On a cold night in February 1862, the moans and whimpers of injured Confederate soldiers filled the streets of Clarksville. Hospitals had been set up in local buildings to treat the wounded, following the Battle of Fort Donelson in nearby Dover, and whispered rumors claimed the Union army was heading for the city.
A 15-year-old girl named Nannie Haskins watched as panic swept through her hometown. Some people fled, but others simply had nowhere else to go. Within a few days, Union soldiers were marching through the streets, demanding citizens present identification papers. A year after the fall of Clarksville, Nannie opened her diary and jotted down a few notes on what she’d seen.
“The very first entry in her diary is about Fort Donelson and the panic,” Dr. Minoa Uffelman, Austin Peay State University associate professor of history, said. “The best description of the fall of Clarksville comes from her.”
For the last several years, Uffelman and three other women – APSU communication professor Ellen Kanervo, Montgomery County Historian Eleanor Williams and Phyllis Smith, former president of the Friends of Fort Defiance – have worked to transcribe Haskins’ journals. Their hard work was finally rewarded this July when the University of Tennessee Press published their book, “The Diary of Nannie Haskins Williams: A Southern Woman’s Story of Rebellion and Reconstruction, 1863-1890,” as part of its “Voices of the Civil War” series.
“We’ve probably worked on it, off and on, for about seven years,” Kanervo said. “I think I know 1860s Clarksville better than I know 2014 Clarksville.”
The book is available at APSU’s Ann Ross Bookstore, the Fort Defiance Interpretive Center, The Customs House Museum and online at amazon.com. At 5 p.m. on Sept. 9, the University will host a book signing with the authors at the Pace Alumni Center at Emerald Hill.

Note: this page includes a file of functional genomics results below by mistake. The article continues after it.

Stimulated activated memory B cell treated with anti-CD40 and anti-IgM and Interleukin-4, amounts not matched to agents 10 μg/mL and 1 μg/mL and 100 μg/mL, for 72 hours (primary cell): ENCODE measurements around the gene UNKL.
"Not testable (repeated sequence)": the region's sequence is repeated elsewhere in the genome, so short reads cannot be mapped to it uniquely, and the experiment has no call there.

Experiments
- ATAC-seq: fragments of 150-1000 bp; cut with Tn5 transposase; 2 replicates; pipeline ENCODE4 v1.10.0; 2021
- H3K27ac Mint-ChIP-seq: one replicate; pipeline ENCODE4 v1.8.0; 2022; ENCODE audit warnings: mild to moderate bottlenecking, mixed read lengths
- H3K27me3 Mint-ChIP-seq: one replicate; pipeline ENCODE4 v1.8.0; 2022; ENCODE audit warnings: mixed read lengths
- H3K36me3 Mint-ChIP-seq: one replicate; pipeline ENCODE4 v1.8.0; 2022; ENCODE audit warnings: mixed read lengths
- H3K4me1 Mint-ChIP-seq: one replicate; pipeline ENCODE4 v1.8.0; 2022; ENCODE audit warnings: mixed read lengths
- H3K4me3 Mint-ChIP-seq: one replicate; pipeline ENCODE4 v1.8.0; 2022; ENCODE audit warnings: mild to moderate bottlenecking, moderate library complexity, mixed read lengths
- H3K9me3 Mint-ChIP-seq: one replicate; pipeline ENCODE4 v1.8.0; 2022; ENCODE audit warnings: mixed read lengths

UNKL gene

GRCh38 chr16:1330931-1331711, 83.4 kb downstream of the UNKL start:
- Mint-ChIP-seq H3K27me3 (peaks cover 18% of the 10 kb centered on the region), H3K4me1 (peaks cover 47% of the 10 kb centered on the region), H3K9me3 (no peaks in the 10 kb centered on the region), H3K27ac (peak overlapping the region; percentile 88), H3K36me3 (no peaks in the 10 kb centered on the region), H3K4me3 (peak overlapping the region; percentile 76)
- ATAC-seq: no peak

Readers of the diary will find a text rich with local history, providing them with a glimpse of an occupied city during the Civil War.
“What surprised me was the rich social life she had,” Kanervo said. “She talked about people stopping by. They would have parties; people would bring a violin or play a piano. There were parties where there were dances. A lot of social activity was going on even as there was grief and mourning and fear.”
When the war ended, Nannie married an older widower with four children and went on to have six children with him. The Reconstruction Era began, the economy suffered, and through it all, she continued writing in her diary.
What makes the diary unique is it takes us from her being a teenager during the crisis of the Civil War to her being married, raising children, living in a terrible economy in the post-war south,” Uffelman said. “She writes about mortgages and droughts and trying to educate her children.”
Nannie’s name became prominent among historians and Civil War enthusiasts in the early 1990s when excerpts of her diary were used in Ken Burns’ award-winning PBS documentary “The Civil War.” Her daughter donated the Civil War portion of the diary to the Tennessee State Library and Archives in Nashville in 1961. The postwar diary disappeared until the University of North Carolina at Chapel Hill purchased it from an antique dealer. The four local researchers combed through these and other documents, with Smith transcribing the entries while the others worked on providing the historical context for the book.
“We have an introduction, and we have an appendix describing all the Civil War sites, the officers,” Uffelman said. “It is extensively footnoted.”
They’ve spent years reading about Nannie’s transformation from a girl to grandmother. And because of the personal nature of a diary, the researchers found themselves developing a connection with their subject.
“We feel like we know her,” Uffelman said. “I liked her. I liked that she was inquisitive and smart.”
Several more book signings and talks are scheduled throughout the year. For more information on those events, contact Uffelman at email@example.com.